It’s important to know the signs and symptoms of altitude sickness so you can recognize when your pup may be in trouble.
The symptoms can vary but include:
- Hyperventilation/excessive panting
- Excessive drooling
- Dry Cough
- Pale gums
- Increased pulse
- Swelling of feet and possibly the face
- Dizziness and lack of coordination
- Lethargy and refusal to move
- Headache (not usually a visible sign in dogs but their head can hurt)
- Bleeding from the nose and retina (only in extreme cases)
A dog experiencing altitude sickness will usually exhibit several of these symptoms at once
Preparing a Dog for High Altitude
To prepare, it’s best if you can stay for several days to weeks at higher elevation than normal for your dog but below the 8,000 feet threshold. This will help your dog acclimate to a higher elevation.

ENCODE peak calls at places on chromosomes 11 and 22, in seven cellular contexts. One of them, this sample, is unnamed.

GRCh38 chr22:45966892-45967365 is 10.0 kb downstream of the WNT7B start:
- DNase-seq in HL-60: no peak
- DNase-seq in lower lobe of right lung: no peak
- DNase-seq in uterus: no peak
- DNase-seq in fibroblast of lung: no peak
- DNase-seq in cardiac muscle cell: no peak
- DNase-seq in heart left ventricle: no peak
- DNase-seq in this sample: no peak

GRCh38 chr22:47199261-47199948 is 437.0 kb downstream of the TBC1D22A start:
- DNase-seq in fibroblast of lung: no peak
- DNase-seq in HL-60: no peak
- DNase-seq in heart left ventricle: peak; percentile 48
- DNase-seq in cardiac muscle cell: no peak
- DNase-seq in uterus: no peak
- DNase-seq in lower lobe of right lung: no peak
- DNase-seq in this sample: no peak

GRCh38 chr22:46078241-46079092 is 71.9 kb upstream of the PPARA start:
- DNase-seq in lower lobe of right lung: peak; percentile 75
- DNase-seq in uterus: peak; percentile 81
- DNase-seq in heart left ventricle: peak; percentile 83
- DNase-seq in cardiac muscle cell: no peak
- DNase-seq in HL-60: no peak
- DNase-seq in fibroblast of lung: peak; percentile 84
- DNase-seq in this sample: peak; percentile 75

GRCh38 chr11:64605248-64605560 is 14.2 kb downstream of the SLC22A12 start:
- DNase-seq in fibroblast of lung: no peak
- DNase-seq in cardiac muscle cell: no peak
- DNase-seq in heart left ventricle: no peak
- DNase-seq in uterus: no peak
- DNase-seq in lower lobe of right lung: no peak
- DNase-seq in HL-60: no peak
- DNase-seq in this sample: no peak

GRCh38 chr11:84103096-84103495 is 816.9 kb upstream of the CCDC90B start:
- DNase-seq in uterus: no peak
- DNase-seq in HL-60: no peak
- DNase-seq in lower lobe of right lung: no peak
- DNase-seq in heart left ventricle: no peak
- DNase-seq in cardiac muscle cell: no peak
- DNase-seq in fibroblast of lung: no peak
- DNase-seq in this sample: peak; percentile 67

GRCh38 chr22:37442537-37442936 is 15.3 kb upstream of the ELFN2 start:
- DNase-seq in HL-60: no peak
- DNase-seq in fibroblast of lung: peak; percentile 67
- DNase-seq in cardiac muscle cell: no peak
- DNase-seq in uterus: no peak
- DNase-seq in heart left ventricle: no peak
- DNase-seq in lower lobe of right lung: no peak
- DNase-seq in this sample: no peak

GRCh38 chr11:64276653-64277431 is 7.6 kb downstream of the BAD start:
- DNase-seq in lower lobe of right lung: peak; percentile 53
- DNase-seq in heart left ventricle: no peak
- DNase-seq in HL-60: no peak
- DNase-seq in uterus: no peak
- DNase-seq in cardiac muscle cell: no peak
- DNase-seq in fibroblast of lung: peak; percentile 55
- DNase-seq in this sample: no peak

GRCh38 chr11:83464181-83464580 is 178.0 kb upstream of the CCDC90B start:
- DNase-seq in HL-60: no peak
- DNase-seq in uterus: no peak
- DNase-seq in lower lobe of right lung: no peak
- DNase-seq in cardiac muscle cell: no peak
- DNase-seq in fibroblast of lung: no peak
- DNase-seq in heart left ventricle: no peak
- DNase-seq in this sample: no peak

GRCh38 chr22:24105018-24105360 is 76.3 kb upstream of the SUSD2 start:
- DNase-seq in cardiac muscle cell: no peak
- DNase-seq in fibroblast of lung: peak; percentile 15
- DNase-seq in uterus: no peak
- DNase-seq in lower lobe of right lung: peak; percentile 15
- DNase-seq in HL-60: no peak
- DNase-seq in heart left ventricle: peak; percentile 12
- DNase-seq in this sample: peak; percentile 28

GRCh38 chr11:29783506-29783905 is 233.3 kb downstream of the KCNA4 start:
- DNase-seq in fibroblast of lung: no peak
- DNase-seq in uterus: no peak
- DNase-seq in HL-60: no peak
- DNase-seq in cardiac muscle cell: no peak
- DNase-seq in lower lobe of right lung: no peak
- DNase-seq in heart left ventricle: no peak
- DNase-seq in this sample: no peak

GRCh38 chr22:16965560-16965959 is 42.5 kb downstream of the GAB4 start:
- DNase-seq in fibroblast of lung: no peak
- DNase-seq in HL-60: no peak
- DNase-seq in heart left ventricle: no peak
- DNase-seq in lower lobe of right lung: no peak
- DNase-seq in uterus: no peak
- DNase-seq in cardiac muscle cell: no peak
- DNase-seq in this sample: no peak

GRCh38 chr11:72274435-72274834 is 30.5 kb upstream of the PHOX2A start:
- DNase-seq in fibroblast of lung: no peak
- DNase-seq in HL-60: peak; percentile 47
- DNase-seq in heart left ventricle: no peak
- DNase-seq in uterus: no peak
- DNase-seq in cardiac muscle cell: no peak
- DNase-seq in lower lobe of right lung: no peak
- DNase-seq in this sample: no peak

I know is not always realistic if you are on a quick trip though.
Other things you can do to prevent altitude sickness in your dog are:
- Increase your dog’s fitness, and ability for their body to update oxygen, by starting with lower elevation hikes and gradually increasing to harder, higher trails.
- Hike at a slower pace to make the ascent more gradual
- Make sure that your dog is drinking enough water
- Add flavored electrolytes for dogs to their water to entice them to drink and maintain optimal athletic performance
Prevention is the best medicine but it’s not a guarantee that your dog won’t get altitude sickness
What to Do if Your Dog Shows Signs of Altitude Sickness
If your dog is showing signs of altitude sickness, you should:
- Immediately descend to a lower elevation, ideally below 8,000 feet
- Give them plenty of water to rehydrate (you might have to pour it down their throat using a syringe from your first aid kit)
- Rest until their behavior and respiration/heartbeat returns to normal
Most dogs recover well after treatment and returning to their normal altitude.